“Big picture trends no longer provide the nuanced insights into consumer behaviour that marketers need to make their decisions,” said consulting firm McKinsey in Double-clicking on the Chinese consumer, a report based on a survey of 10,000 consumers aged 18 to 65 across 44 cities and seven rural villages and towns.
Current confidence levels are evident in Singles Day sales, which in 2017 were 40% up on the previous year. Consumers are spending more on discretionary items, the report noted, partly driven by a desire to trade up to more premium brands.
Greater disposable income has also seen certain sections of society spending more on health and fitness, an area where the truth of McKinsey’s assertion about there being no such thing as a typical Chinese consumer becomes clear.
Two thirds of the survey were attempting to lead a healthier lifestyle, but going about it in very different ways.
Some 25% could be described as “back to basics”, taking a natural, holistic approach to health and wellness; another 30% are “balance seekers” looking concerned about all aspects of health – physical, mental and their relationships with others; and 10% are “exercise enthusiasts” focused on their own bodies and driving sales of exercise clothing and equipment.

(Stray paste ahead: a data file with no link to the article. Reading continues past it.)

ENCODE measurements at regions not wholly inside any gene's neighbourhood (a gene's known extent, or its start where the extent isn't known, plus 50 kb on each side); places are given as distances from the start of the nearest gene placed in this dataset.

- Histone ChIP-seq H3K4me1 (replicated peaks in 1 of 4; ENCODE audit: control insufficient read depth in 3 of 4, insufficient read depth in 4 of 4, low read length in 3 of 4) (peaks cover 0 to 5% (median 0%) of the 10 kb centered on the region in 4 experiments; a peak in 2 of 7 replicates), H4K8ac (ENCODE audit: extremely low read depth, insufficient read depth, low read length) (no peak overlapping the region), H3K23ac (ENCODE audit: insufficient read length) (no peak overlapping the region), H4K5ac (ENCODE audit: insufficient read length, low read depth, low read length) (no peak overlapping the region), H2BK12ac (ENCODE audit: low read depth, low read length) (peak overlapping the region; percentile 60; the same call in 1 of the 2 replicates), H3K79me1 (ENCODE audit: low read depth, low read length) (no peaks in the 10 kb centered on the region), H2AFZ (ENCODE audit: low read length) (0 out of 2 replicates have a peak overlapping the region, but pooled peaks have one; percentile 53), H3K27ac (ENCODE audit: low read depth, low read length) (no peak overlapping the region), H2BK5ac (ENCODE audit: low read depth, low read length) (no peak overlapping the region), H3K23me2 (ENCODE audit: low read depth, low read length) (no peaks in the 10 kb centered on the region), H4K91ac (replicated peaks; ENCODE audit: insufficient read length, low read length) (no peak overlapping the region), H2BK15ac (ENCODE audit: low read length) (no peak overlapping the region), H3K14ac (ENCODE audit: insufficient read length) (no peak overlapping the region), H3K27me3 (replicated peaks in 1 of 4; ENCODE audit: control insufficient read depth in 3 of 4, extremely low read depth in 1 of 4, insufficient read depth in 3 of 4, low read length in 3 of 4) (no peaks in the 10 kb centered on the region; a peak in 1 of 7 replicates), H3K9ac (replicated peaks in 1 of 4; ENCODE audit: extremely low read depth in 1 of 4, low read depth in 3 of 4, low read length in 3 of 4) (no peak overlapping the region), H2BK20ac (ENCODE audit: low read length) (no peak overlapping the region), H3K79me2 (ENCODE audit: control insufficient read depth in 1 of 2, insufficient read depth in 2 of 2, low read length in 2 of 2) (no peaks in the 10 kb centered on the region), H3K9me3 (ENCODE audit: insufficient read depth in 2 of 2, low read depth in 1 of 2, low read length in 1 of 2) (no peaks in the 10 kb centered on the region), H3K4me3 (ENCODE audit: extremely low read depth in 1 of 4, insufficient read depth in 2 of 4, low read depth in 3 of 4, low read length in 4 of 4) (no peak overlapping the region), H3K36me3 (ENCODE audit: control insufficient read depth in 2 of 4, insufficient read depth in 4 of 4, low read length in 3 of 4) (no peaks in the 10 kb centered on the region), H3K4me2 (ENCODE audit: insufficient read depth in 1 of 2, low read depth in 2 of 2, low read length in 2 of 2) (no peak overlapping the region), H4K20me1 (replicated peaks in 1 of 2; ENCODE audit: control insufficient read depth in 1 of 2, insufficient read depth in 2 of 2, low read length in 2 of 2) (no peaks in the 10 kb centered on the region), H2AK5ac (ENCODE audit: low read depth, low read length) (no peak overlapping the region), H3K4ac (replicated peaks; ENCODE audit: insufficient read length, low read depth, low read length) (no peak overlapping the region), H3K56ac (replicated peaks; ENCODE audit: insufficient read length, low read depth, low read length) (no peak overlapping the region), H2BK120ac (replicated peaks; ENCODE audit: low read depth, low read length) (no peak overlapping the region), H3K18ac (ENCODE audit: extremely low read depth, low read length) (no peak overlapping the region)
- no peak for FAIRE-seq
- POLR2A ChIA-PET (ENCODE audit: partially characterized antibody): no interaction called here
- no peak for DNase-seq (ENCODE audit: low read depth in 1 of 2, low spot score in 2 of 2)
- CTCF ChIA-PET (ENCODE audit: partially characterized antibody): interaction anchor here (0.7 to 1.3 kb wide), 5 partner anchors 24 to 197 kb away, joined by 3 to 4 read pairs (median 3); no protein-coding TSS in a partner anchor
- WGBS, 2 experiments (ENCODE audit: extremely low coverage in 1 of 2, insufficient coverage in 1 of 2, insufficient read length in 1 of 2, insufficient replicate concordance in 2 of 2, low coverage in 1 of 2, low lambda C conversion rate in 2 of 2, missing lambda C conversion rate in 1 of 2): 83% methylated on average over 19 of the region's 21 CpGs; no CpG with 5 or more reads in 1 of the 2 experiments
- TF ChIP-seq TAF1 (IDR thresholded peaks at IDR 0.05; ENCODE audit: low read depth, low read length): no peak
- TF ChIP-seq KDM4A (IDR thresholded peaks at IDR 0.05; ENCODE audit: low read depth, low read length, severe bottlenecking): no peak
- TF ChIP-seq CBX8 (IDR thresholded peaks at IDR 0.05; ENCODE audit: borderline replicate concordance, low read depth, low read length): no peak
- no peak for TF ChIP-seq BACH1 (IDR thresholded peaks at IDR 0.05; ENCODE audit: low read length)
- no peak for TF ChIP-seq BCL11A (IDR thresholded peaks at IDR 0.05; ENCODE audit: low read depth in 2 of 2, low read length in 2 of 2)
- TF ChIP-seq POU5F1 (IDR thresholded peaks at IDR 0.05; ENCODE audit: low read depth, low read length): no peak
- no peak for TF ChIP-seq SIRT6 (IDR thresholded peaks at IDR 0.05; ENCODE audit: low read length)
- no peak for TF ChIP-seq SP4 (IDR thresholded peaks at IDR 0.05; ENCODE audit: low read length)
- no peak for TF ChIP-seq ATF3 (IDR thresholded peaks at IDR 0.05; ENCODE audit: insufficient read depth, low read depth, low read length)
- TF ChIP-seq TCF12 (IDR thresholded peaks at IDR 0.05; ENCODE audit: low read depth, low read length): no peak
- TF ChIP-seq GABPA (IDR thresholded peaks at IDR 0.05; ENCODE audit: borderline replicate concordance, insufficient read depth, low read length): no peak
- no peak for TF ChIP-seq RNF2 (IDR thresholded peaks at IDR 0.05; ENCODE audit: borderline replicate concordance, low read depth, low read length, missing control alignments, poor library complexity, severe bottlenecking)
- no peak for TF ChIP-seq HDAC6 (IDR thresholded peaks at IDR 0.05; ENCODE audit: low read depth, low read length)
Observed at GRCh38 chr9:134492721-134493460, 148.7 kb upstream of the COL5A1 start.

For the remaining third, a quarter are simply indifferent and around a tenth are “driven workaholics” who are too busy to worry about healthy living.
Another trend the report observed was how the “post-90s” generation is emerging as the new engine of consumption – and, as with health and wellness, this group holds varied views that marketers will have to understand if their communications are to be effective.
The single biggest segment among post-90s consumers is “happiness seekers” (39%) – mostly students who are far less concerned about brands than their peers.
“Success seekers” (27%) are stressed, focused on getting rich and tend to buy what they like when they like; the “laid back (15%) segment has little interest in premium, branded or high-tech goods.
“Spendthrifts” (10%), by contrast, are well-educated, high earners ready to buy the latest fashions and top brands to stand out from the crowd. Finally, “homebirds” (8%) are low-income, predominantly female, consumers living at home and saving.
Sourced from McKinsey; additional content by WARC staff